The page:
Anorexia is a disruption of normal eating habits in which the person intentionally tries to starve herself/himself.
The pattern typically starts during adolescence as a normal attempt to diet, but gradually leads to more and more weight loss. A person who weighs at least 15 percent less than the ideal weight for her age and height may be diagnosed as anorexic. There would be an intense preoccupation with food and body size, and this may also lead to compulsive exercise habits. Sometimes the victims of anorexia use laxatives and they may also force themselves to vomit.
Over time, those with this disorder develop the symptoms of starvation. Menstrual cycles may stop, and there may be an associated loss of calcium from the bones. If the progression of the disorder becomes severe, the person may suffer from osteoporosis, low pulse and blood pressure, anemia, swollen joints, an irregular heartbeat, and sometimes heart failure. In addition, victims of anorexia can suffer from lethargy, loss of interest, feelings of hopelessness and worthlessness, and other symptoms of depression that may actually discourage them from seeking the treatment they so desperately need.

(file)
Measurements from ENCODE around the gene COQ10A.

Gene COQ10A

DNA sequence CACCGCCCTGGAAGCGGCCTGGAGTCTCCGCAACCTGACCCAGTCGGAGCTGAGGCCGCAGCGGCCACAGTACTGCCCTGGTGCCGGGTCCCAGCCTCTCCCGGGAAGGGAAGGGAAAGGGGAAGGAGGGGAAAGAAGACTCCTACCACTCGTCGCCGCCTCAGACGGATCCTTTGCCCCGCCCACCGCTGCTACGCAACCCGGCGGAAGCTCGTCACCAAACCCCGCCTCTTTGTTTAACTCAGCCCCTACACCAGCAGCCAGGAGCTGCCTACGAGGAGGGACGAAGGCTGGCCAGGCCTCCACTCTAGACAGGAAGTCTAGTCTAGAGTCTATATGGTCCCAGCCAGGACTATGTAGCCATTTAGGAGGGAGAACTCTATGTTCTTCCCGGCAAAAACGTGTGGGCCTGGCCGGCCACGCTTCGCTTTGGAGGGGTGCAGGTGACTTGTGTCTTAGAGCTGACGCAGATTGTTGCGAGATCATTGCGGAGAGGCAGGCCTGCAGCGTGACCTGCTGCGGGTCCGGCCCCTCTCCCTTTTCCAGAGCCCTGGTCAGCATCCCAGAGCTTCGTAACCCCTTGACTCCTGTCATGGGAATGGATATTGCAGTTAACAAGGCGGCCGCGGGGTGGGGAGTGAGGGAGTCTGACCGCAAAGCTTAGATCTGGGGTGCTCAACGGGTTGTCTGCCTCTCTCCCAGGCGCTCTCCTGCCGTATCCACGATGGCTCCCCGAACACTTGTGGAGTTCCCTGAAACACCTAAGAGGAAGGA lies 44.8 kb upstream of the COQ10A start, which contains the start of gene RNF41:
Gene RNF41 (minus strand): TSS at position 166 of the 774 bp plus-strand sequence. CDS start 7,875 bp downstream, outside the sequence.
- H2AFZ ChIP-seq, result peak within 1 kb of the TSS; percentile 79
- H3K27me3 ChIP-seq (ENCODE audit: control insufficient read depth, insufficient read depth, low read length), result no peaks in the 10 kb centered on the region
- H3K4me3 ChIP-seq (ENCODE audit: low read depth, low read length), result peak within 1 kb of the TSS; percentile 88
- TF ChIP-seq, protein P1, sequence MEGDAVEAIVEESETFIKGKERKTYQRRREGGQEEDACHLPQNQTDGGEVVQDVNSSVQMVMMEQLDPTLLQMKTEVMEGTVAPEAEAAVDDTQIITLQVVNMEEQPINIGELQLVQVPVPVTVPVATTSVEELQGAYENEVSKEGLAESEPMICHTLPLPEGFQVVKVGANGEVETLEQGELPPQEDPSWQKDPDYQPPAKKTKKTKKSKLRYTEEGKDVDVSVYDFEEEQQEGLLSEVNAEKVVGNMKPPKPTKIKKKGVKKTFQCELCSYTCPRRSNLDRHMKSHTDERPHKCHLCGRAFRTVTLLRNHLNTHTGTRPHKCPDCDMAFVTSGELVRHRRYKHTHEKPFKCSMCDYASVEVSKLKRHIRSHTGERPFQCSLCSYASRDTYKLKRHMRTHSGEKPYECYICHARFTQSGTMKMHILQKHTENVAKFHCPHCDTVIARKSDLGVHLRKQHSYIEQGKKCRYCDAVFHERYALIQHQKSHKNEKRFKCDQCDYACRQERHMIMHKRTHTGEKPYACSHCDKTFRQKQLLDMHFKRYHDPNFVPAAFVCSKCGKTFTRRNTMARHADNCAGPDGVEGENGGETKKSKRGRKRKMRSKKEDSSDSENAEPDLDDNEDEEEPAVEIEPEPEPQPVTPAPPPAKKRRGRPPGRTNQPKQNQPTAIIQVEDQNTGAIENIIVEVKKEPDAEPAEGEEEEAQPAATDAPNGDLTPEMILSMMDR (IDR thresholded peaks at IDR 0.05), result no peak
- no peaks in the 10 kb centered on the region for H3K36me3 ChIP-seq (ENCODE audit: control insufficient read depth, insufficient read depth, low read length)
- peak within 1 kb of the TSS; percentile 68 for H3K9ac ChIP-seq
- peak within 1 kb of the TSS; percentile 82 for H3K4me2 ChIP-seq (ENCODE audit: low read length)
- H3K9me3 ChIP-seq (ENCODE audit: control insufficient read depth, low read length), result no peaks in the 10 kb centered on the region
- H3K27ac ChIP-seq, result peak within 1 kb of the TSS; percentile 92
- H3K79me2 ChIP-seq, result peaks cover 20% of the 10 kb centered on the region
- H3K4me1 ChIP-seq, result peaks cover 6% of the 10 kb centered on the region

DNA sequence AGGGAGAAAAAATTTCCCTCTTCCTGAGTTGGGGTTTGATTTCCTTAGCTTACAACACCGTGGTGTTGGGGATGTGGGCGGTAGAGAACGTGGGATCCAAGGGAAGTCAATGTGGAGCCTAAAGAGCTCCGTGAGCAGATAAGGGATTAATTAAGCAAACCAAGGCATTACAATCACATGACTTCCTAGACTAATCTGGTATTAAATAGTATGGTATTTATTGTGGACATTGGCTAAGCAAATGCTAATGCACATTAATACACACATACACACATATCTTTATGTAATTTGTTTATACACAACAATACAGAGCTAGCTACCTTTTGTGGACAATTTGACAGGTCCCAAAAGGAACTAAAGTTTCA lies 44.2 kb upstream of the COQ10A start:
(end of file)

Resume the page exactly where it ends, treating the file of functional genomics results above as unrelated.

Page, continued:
People with anorexia tend to be perfectionists. They often suffer from low self-esteem and are very critical of themselves and how they look. Anorexia has a particularly tragic quality because its victims are often those who were “model children.” They are good students, athletes, intelligent, obedient, highly responsible, and they often want to please others. They usually are people who keep their feelings to themselves. Their families often have high expectations. The victims of anorexia have low self-esteem, problems with assertiveness, and a tendency toward depression.
Anorexia and other eating disorders can be treated.
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